Sarah’s House provides shelter and transitional living services for families who have become homeless, often because they’ve fled abusive situations.  From basic food and shelter to job placement, vehicle purchase assistance and tutoring, Sarah’s House works hard to meet the needs of Baltimore-area families who have lost everything.

One year, we were moving overseas.  I rounded up all of my business suits and donated them to Sarah’s House.  I wear (well, I did then!) a popular size, and I was sure someone could use my office wardrobe for job interviews.  When you have no home and no car, it’s mighty hard to come up with $200+ for a suit and nice shoes.

Sarah’s House works with homeless women and families to transition them to employment and normal life in the local community.  The families first receive shelter, food and other basic assistance.  Then, Sarah’s House provides child care and job training for the women who must now provide for their families without help from their former partners.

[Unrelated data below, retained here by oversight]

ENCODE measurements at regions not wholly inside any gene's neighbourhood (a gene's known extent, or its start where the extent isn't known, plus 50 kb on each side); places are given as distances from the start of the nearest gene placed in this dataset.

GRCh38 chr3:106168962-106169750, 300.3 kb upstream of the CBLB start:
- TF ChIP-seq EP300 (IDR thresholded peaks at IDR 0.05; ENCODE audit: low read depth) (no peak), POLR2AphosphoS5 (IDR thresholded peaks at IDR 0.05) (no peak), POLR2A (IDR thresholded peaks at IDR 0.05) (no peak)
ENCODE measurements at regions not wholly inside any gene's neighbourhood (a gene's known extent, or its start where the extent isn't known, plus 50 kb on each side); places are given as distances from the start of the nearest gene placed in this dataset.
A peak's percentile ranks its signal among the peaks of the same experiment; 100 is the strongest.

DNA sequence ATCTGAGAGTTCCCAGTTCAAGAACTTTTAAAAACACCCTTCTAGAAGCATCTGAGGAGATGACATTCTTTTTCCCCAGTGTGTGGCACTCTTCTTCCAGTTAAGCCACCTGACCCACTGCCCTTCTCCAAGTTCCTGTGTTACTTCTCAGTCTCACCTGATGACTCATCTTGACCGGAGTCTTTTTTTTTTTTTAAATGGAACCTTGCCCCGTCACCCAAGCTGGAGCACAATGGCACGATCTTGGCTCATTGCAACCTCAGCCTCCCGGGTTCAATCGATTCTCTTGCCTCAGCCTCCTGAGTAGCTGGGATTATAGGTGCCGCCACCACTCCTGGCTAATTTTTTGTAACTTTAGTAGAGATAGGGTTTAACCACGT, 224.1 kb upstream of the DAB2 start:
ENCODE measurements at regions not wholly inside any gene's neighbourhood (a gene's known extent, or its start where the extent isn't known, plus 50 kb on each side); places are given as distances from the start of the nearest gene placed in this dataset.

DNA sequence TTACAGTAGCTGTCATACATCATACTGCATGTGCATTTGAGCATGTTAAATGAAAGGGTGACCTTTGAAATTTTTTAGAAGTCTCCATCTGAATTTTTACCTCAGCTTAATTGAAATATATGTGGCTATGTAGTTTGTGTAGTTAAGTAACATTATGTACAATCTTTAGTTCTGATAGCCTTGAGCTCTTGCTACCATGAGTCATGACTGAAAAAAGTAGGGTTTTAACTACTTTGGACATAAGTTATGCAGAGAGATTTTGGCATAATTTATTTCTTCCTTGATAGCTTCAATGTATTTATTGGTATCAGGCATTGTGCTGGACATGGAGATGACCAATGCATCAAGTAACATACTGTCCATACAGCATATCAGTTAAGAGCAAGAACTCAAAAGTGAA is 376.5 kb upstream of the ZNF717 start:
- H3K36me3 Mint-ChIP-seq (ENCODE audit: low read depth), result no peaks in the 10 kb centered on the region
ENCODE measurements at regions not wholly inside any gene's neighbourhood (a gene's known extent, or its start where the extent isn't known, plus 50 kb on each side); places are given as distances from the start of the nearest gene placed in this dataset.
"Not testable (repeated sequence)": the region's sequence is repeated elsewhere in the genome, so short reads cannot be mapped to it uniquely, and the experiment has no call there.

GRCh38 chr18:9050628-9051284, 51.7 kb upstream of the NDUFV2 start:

Finally, Sarah’s House collects furniture, linens, appliances and the other basics essential to setting up life in a home or apartment.

The need is great.  Sarah’s House operates out of former barracks buildings at Ft. Meade, Md., and gives shelter, counseling and more to up to 22 families at one time.

Please pray for the staff and volunteers at Sarah’s House, who work so hard to bring homeless families the resources they need to turn their lives around.

Field Trip Friday

At the Air Mobility Command Museum next to Dover Air Force Base, we enjoyed being outside among the static displays (aircraft parked on the ramp as exhibits).  We climbed into a C-141B and my son tried out the pilot’s seat.  (He fits.  This is good, as he dreams of flying jets, and he’s quite tall.)  The nice museum volunteers let both kids try out the flight simulator.  It has a yoke AND proper foot pedals, which makes the experience fairly realistic.  It was nice to get away from the books for a day and see something new.